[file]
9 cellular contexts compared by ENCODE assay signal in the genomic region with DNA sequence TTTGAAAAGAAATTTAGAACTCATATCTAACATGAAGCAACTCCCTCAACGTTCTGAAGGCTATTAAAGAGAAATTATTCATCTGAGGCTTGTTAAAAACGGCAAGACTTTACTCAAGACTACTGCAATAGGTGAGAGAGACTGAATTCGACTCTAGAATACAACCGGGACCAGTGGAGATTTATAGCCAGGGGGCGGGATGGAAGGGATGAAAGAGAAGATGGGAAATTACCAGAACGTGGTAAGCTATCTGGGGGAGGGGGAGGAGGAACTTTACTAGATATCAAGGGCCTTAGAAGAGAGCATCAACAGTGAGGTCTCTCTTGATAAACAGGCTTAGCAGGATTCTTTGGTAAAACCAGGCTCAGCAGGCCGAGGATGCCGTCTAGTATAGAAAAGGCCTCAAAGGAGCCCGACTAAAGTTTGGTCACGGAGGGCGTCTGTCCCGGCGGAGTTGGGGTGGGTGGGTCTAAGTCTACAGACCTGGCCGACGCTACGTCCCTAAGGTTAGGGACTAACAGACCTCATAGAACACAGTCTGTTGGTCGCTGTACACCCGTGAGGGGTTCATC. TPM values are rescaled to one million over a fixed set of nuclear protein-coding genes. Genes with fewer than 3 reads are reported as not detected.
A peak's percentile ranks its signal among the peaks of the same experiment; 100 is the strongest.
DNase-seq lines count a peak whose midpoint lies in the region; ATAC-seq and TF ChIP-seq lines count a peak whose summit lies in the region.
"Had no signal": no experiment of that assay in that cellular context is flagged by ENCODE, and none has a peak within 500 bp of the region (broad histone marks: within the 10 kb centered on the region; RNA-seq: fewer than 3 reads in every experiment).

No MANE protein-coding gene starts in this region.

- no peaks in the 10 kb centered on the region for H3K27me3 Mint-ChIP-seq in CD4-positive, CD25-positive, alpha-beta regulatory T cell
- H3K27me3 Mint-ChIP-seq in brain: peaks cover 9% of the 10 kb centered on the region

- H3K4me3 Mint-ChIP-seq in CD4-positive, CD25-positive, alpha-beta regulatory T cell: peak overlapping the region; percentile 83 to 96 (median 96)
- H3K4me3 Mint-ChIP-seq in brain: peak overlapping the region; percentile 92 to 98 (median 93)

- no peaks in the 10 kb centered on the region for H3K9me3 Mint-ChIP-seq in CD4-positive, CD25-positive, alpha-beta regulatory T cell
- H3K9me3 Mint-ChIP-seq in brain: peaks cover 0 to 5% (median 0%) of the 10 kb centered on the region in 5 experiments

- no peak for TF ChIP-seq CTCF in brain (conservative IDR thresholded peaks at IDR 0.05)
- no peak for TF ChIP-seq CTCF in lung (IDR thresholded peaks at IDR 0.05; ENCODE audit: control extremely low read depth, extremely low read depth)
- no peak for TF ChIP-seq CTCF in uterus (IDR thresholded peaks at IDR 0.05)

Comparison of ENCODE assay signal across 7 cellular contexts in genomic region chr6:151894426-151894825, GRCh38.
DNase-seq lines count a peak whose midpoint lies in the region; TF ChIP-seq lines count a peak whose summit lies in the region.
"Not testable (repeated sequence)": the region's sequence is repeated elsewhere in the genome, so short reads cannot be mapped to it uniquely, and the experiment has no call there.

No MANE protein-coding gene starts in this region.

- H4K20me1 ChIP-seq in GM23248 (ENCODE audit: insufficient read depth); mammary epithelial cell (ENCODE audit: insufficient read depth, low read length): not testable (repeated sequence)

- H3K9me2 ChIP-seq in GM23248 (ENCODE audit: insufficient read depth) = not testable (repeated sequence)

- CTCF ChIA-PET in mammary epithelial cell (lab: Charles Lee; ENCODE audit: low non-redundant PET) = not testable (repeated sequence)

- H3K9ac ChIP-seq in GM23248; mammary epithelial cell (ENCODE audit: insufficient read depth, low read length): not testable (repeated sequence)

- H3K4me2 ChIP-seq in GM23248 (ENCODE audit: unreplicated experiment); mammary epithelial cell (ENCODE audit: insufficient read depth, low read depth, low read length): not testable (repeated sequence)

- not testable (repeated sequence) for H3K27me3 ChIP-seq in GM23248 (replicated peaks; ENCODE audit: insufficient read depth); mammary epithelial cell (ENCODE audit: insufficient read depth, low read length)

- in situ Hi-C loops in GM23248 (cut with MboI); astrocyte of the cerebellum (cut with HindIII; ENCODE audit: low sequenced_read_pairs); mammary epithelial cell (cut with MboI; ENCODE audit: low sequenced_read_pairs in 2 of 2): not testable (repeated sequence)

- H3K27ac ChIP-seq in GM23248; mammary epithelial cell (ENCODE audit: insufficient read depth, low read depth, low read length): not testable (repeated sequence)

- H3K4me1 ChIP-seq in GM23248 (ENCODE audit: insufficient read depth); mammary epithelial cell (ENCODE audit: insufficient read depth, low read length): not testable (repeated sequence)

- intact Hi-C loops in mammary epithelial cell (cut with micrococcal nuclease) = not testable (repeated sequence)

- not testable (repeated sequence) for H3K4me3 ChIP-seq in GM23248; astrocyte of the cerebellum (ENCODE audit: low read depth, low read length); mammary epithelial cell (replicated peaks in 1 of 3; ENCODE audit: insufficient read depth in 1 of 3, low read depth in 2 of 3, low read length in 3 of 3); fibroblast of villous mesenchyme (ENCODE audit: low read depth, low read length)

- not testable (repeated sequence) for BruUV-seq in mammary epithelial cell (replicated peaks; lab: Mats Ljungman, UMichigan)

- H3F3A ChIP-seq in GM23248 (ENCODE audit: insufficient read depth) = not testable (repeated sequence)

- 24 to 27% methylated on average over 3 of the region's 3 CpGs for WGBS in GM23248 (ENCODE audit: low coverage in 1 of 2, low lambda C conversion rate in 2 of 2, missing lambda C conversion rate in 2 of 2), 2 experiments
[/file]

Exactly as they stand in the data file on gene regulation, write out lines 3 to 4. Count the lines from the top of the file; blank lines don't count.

DNase-seq lines count a peak whose midpoint lies in the region; ATAC-seq and TF ChIP-seq lines count a peak whose summit lies in the region.
"Had no signal": no experiment of that assay in that cellular context is flagged by ENCODE, and none has a peak within 500 bp of the region (broad histone marks: within the 10 kb centered on the region; RNA-seq: fewer than 3 reads in every experiment).